You can show someone you love them, and see that someone loves you, by so many other things. Sure, it’s nice to say it and hear it, but, as George RR Martin says, “Words are wind.” 🙂

        Sorry that was a bit of a ramble, but I hope something in there was encouraging!

      3. Pen Post author

        Yes. That was very encouraging. 🙂

        And a lot of what my friends like to say. They see Army and I together frequently and have told me that they see the love, even if neither of us say it. And I haven’t really felt super compelled to.

        I’m more terrified of that moment where he might say it and I’m *expected* to say it back, but the fear will bind my tongue.

      4. Wanderer

        I *feel* like Army might know you well enough at this point to know that’s not something you would necessarily be able to spout back to him.

        I think, if he says it and you can’t say it back then the best thing to do is to tell him that–Maybe not in so many words, but to somehow let him know that you do care, but you’re not ready to say that yet.

        But I’m far from an expert where ANY of this is concerned! Take it one moment at a time–there are worse things to worry about than being loved!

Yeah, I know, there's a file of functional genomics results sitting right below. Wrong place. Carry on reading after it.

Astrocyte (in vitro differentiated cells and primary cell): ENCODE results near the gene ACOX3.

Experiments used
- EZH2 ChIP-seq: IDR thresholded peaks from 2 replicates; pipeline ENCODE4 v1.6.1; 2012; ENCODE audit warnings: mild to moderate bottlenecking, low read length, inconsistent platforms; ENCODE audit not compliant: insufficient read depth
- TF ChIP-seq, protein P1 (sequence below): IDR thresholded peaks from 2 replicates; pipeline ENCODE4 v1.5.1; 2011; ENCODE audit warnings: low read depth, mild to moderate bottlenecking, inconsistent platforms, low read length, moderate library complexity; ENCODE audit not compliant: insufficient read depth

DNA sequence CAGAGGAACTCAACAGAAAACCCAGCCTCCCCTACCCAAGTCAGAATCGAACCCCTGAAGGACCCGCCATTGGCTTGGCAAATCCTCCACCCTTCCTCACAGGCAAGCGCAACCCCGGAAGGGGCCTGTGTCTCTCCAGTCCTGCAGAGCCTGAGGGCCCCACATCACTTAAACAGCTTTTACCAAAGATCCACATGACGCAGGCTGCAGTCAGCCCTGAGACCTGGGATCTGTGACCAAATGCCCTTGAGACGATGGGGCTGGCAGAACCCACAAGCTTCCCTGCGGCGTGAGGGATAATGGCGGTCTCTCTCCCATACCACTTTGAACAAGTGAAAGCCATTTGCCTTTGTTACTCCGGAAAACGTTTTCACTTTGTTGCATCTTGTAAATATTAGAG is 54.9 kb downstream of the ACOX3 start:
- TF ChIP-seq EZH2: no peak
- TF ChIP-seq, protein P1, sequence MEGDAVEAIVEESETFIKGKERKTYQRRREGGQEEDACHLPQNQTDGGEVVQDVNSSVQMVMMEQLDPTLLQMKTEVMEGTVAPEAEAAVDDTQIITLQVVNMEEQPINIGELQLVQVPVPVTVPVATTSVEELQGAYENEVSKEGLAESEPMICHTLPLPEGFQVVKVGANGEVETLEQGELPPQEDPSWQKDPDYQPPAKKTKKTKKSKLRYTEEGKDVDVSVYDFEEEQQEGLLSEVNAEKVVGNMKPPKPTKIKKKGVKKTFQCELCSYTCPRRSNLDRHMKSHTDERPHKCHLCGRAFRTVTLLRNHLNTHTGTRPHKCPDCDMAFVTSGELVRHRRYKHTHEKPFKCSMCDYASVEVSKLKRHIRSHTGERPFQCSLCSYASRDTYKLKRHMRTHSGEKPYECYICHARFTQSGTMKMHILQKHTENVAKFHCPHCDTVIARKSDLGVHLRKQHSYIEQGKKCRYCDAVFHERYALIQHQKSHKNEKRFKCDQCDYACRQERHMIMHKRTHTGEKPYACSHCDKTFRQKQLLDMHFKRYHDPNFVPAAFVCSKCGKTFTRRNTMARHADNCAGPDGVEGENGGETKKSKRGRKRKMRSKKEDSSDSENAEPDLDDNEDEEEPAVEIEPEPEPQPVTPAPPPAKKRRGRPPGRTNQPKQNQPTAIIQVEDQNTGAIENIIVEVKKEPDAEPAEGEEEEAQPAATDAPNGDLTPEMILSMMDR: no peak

5. Pen Post author

        Hah. So true. Like the upcoming surgery. Less than two weeks now. -shudder-

        Your insight is lovely. I appreciate it so much ❤

  2. NotAPunkRocker

    Say it here or someplace else that is “safe”. Write it down, rip it up, burn it, do it again.

    I know where you are coming from with this and get the fear.

    Reply
    1. Pen Post author

      I dunno if there’s anywhere safe. I feel like once it bubbles up completely from my mind/throat then it’s out and not-safe anymore. This post was really as close as I could get.

      And I’ve been working on this post since that afternoon/evening we chatted this past weekend. So that shows you how long it took me just to get out the vague fear of the words. I dunno if I can say the words- even to myself.

      Reply
      1. NotAPunkRocker

        And I can understand that fear and emotion too. The power of words and the reality of emotions, or is it the opposite way around? IDK. I know people say that life is short, but I think y’all still have time to figure this out.

  3. Mental Mama

    Honey, you know how I feel about you, so please know that there is love in what I’m about to say.

    Life is not safe. If you’re living your life to be safe, you’re really just living in a cage. You’re still young – go out and live, really live. We get one go ’round on this planet, make the most of it. Better to have loved and lost than never to have loved at all – you’re familiar with this? Go forth, seize the moment! Open your arms and your heart and – most importantly – your mind. Maybe he’s not worth it, but if you don’t give him a fair opportunity to prove himself, you’ll never really know.

    Reply